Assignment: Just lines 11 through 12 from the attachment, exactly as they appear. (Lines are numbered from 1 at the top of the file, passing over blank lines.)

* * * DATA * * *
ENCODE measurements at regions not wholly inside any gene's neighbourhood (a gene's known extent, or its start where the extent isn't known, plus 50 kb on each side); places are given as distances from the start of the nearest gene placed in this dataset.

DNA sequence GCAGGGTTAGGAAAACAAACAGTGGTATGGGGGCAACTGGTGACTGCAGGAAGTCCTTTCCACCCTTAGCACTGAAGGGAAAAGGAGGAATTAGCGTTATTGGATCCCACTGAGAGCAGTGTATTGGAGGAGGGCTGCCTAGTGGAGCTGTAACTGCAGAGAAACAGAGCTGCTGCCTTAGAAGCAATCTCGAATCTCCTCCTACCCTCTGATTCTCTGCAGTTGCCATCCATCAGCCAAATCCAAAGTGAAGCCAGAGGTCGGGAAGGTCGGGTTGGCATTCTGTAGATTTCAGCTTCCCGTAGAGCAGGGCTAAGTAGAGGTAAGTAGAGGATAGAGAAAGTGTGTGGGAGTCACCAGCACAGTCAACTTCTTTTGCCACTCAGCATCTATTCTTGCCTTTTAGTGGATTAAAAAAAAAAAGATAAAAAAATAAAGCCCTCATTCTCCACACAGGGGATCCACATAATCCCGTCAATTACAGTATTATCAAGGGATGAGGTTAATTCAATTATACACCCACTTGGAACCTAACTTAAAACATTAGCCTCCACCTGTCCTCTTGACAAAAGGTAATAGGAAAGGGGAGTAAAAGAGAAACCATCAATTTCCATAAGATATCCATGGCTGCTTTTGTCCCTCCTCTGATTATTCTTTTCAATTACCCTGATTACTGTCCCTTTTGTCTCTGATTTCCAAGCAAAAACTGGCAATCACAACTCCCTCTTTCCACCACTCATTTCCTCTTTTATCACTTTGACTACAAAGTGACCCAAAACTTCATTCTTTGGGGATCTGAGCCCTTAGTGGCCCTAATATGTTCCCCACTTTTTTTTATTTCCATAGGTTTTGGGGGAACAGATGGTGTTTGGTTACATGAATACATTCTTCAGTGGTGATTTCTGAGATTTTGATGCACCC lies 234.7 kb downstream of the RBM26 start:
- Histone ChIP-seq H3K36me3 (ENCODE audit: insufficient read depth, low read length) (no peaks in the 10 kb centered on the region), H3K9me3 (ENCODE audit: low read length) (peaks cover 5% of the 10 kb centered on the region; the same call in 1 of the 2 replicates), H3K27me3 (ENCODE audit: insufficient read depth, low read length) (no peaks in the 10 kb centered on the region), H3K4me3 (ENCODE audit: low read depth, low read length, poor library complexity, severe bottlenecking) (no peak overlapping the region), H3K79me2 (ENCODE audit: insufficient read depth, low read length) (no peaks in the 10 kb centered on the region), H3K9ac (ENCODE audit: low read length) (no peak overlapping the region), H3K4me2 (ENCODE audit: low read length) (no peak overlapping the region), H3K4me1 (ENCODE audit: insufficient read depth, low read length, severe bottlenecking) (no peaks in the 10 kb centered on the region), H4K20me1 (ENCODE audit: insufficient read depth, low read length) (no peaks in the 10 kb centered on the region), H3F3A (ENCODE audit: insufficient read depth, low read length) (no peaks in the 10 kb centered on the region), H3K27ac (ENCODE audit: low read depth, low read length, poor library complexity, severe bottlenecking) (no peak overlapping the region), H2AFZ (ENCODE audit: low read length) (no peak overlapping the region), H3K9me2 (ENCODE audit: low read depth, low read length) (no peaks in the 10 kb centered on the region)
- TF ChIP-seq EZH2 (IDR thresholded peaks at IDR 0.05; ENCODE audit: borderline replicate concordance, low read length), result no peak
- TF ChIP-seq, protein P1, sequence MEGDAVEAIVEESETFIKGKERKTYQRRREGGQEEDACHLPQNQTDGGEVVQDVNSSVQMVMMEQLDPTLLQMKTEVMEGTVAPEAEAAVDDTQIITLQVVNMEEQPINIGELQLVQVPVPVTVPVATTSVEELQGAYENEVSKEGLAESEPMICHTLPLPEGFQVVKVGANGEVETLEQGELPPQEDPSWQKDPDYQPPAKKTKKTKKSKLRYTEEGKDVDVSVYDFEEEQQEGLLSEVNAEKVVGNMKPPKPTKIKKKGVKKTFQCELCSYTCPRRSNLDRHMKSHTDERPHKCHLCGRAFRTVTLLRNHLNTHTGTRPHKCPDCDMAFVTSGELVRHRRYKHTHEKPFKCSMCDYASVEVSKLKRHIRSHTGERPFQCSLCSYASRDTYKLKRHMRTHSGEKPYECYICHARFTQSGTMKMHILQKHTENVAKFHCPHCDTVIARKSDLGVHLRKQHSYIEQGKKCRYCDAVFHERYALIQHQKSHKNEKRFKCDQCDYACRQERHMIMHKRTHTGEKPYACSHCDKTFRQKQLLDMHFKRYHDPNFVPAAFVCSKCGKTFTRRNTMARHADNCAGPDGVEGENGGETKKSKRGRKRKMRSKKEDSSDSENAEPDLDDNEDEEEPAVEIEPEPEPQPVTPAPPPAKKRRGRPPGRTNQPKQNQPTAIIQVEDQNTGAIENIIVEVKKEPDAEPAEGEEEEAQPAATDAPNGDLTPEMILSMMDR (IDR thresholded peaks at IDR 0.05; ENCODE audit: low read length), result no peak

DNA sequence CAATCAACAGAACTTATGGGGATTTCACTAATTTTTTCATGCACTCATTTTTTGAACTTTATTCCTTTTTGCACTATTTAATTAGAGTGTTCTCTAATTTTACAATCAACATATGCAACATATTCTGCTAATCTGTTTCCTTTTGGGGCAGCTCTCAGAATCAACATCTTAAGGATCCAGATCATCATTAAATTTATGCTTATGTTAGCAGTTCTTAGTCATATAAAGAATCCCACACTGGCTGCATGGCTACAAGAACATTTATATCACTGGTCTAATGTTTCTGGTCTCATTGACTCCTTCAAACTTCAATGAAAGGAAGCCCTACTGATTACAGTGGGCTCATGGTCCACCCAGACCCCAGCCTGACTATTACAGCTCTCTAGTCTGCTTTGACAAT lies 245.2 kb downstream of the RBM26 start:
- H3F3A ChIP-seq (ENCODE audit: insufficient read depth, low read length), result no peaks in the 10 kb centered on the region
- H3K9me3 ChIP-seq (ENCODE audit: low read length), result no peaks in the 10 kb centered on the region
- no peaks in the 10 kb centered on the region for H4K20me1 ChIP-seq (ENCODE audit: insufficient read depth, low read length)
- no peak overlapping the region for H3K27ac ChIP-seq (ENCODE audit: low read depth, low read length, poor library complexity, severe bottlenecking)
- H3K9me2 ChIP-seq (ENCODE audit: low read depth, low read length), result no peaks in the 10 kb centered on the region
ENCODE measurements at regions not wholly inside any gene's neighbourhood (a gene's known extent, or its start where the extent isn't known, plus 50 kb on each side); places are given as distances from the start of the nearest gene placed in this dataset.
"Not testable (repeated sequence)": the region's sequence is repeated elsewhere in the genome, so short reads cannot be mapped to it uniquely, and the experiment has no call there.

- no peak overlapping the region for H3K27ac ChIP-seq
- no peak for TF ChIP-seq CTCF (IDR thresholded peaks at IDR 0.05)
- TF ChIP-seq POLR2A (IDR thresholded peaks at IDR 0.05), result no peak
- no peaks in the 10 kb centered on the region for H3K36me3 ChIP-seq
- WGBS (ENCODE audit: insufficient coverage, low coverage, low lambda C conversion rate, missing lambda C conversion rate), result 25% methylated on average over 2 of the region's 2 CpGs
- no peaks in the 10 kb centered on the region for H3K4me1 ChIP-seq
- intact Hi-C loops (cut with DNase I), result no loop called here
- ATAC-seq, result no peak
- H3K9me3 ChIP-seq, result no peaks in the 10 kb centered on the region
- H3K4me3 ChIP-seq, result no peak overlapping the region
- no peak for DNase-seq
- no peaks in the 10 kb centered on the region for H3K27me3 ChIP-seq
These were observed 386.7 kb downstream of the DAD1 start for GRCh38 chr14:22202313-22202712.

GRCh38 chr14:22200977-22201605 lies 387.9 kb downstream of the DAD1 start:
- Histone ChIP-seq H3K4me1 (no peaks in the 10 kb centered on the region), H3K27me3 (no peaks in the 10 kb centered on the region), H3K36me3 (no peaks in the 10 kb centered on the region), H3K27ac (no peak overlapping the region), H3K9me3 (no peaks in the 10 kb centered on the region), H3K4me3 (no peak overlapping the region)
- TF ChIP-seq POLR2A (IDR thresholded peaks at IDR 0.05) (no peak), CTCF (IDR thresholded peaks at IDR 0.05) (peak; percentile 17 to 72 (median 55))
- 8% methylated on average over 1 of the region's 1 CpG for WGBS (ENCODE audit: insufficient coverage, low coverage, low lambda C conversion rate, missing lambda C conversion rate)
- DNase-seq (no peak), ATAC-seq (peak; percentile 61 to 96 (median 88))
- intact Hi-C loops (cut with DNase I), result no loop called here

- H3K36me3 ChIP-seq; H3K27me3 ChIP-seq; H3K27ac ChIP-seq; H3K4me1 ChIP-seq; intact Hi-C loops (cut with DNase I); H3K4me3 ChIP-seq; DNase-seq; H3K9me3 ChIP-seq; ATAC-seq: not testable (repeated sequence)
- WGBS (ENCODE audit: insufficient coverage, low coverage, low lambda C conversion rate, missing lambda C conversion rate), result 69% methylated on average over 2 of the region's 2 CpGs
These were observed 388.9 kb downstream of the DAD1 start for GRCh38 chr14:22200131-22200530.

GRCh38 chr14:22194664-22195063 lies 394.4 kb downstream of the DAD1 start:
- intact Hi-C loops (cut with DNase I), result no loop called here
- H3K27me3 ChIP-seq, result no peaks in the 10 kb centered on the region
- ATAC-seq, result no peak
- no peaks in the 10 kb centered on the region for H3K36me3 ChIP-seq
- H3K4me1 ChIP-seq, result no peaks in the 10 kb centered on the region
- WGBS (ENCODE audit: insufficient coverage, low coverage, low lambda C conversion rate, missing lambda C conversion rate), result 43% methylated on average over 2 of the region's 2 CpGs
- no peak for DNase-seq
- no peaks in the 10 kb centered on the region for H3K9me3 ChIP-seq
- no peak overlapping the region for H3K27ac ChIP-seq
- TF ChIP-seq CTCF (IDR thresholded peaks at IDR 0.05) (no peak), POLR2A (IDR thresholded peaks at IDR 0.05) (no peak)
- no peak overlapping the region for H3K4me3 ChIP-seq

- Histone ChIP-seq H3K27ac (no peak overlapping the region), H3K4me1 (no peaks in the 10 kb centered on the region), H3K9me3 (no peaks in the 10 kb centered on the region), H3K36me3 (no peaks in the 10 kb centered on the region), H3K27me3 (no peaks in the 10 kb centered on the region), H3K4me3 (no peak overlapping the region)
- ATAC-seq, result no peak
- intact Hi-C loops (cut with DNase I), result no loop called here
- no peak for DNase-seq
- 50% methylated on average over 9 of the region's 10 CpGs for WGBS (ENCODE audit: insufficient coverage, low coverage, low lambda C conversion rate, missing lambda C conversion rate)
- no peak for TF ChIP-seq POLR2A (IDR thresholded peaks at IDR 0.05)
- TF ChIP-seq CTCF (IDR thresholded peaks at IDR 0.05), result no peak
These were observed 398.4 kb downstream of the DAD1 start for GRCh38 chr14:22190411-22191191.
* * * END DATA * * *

- H3K9me2 ChIP-seq (ENCODE audit: low read depth, low read length), result no peaks in the 10 kb centered on the region
ENCODE measurements at regions not wholly inside any gene's neighbourhood (a gene's known extent, or its start where the extent isn't known, plus 50 kb on each side); places are given as distances from the start of the nearest gene placed in this dataset.